The detachable key ring has a single pushbutton quick-release that is easy to operate one-handed, both attaching and detaching. You could also attach USB sticks, a knife, a flashlight or other small items to this that you want to access quickly.
Let’s take a look at the right side of the pack. At the top is a compression strap with quick-release buckle as well as a strip of MOLLE loop-type webbing that runs to the middle of the side of the pack, and finally a zippered pocket along the bottom third of the sie of the pack. More on each of these features below.
The above photo shows the top portion of the right side of the pack. Starting at the top, there is a compression strap that has a quick-release buckle. These are super handy for when you may not have your pack completely full and you just want to cinch it down a bit so it doesn’t flop around, or you just want to be able to access one side or the other. The quick-release buckles are also very handy because they allow you to easily unbuckle them to gain access to the full clamshell main compartment. The compression straps also have a small retaining strap that allows you to coil up any extra webbing and keep it from flailing around. A nice feature. Also in the photo above, you can see the strip of MOLLE loop-type webbing material which runs along either side of the pack. This webbing material is stitched and bar-tacked at intervals that form short loops in the webbing, so you can attach items to the outside of the pack with carabiners and so forth. Super handy for something you may want to grab quickly.
Next, let’s move down to the lower half of the right side of the pack, as seen in the above photo. There is a compartment here with a zipper that opens on two sides which gives a good amount of access to the interior. Inside, the pocket is lined with a soft, faux fur, fleece-type material which makes this compartment great for holding items that you don’t want to scratch but that you may want to have quick access to from the outside of the pack, items such as a portable battery, headphones, and so forth.
Next, let’s take a look at the left side of the pack, as see in the photo above.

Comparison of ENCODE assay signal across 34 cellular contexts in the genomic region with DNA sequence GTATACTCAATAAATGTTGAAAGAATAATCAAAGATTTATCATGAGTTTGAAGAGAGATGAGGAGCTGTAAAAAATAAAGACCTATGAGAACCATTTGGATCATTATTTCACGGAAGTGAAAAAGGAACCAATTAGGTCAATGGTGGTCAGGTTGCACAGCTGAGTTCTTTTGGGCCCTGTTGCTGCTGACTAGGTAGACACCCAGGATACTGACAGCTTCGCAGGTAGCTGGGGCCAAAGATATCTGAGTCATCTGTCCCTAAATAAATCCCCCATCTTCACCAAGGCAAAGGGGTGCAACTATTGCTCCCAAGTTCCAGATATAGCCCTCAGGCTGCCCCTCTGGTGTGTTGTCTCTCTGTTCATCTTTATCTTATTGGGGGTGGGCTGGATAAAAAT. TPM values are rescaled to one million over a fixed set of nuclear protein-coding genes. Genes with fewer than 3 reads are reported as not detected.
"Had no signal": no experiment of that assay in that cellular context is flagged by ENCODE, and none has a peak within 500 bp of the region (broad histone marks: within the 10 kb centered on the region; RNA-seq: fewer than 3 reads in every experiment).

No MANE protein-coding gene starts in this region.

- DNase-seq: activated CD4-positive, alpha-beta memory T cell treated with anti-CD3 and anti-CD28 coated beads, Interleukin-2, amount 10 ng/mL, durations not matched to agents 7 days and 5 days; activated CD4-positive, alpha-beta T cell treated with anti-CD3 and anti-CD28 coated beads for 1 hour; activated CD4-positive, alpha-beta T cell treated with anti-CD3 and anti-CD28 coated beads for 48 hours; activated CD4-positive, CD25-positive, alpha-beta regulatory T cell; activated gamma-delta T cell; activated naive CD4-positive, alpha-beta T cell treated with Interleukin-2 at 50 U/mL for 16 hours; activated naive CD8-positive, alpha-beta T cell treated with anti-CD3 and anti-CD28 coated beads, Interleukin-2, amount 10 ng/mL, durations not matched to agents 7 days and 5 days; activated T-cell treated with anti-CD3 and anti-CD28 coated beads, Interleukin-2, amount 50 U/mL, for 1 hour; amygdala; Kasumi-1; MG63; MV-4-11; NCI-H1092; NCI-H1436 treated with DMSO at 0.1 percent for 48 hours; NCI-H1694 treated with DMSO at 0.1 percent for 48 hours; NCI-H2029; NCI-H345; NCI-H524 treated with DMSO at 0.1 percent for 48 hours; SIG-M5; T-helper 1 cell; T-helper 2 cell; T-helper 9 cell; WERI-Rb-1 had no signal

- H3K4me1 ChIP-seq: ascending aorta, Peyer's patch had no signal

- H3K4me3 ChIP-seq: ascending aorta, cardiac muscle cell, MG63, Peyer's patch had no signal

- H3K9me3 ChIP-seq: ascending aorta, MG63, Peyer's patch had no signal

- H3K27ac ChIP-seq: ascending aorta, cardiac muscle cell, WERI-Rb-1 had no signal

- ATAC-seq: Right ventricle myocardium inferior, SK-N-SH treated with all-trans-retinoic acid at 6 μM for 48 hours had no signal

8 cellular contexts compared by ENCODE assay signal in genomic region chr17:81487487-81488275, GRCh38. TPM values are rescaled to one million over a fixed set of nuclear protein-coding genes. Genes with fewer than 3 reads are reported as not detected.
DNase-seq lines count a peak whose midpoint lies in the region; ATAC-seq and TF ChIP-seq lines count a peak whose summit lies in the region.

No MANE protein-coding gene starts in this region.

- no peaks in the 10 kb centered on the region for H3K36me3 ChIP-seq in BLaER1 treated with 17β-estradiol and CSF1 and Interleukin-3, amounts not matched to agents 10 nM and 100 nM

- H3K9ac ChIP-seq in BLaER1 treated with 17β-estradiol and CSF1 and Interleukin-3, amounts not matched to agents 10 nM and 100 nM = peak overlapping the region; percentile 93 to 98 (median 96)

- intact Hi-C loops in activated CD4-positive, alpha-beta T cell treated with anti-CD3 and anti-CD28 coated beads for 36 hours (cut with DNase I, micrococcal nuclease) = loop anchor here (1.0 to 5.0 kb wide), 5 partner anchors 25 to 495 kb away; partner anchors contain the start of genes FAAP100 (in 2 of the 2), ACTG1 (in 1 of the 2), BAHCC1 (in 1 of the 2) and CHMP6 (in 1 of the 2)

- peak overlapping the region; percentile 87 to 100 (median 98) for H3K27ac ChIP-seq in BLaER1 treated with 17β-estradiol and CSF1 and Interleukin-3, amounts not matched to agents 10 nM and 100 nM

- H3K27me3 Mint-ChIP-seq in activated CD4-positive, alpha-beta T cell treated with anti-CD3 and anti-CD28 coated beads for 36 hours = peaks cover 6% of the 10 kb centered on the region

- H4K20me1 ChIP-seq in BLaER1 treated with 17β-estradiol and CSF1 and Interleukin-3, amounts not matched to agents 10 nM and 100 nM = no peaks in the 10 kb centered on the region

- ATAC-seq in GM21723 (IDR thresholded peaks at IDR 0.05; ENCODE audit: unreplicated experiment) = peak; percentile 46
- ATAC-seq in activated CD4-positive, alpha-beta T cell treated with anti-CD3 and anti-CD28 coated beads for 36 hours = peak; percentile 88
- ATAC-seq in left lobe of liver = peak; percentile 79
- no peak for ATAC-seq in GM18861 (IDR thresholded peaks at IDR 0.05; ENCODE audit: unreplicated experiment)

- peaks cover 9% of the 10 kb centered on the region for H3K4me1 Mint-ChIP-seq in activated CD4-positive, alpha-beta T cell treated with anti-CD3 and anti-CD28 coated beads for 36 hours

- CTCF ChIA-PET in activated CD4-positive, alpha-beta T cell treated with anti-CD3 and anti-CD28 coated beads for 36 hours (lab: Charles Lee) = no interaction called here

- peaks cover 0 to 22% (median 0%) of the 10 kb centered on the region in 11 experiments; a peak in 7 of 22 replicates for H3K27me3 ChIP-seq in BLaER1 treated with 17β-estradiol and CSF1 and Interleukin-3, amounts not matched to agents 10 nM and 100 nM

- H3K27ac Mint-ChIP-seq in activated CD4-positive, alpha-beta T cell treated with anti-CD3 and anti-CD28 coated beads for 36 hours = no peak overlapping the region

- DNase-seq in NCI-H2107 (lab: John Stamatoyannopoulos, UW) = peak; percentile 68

Like the left side of the pack, the right side also has a quick-release compression buckle strap near the top, as well as a segmented strip of MOLLE loop-type webbing running down the side. Also, note the zipper for the laptop compartment (more on this below).
Like the right side of the Ranger pack, the bottom third of the left side also has an external pocket, but Hex Brand calls this a “flush pocket” and this one is different from the fleece-lined zipper pocket on the opposite side. This one has an open top opening and tucked down inside it is a plastic hook on a short strip of elastic that could serve two purposes. The obvious use of this hook is to secure keys, a knife, a flashlight or just about anything you like, and tuck it into the pocket.
The less obvious use of this hook, but one that the clever Hex Brand folks have thought about, is to secure the zipper pulls of the main compartment as a theft deterrent. Of course, the hook is not an actual lock, nor is it made of metal, but unhooking both or even one of the zipper pulls from the hook takes a few seconds (0r several seconds in my case), which could very well be enough to discourage a would-be thief. Additionally, the hex-shaped holes in the custom zipper pulls are certainly beefy enough to have an actual lock attached to them for an even higher level of security, if you wish.